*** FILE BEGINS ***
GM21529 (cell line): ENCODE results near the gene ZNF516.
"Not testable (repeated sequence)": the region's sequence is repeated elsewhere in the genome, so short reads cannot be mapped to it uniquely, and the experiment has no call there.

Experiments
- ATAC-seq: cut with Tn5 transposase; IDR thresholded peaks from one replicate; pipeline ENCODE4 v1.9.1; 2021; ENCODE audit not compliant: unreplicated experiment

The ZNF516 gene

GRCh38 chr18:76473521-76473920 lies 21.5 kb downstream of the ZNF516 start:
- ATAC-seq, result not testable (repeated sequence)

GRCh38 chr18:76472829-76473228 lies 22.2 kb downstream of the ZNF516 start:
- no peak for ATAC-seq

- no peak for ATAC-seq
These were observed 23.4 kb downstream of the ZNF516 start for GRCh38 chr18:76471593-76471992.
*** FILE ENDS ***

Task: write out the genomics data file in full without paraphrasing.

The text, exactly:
GM21529 (cell line): ENCODE results near the gene ZNF516.
"Not testable (repeated sequence)": the region's sequence is repeated elsewhere in the genome, so short reads cannot be mapped to it uniquely, and the experiment has no call there.

Experiments
- ATAC-seq: cut with Tn5 transposase; IDR thresholded peaks from one replicate; pipeline ENCODE4 v1.9.1; 2021; ENCODE audit not compliant: unreplicated experiment

The ZNF516 gene

GRCh38 chr18:76473521-76473920 lies 21.5 kb downstream of the ZNF516 start:
- ATAC-seq, result not testable (repeated sequence)

GRCh38 chr18:76472829-76473228 lies 22.2 kb downstream of the ZNF516 start:
- no peak for ATAC-seq

- no peak for ATAC-seq
These were observed 23.4 kb downstream of the ZNF516 start for GRCh38 chr18:76471593-76471992.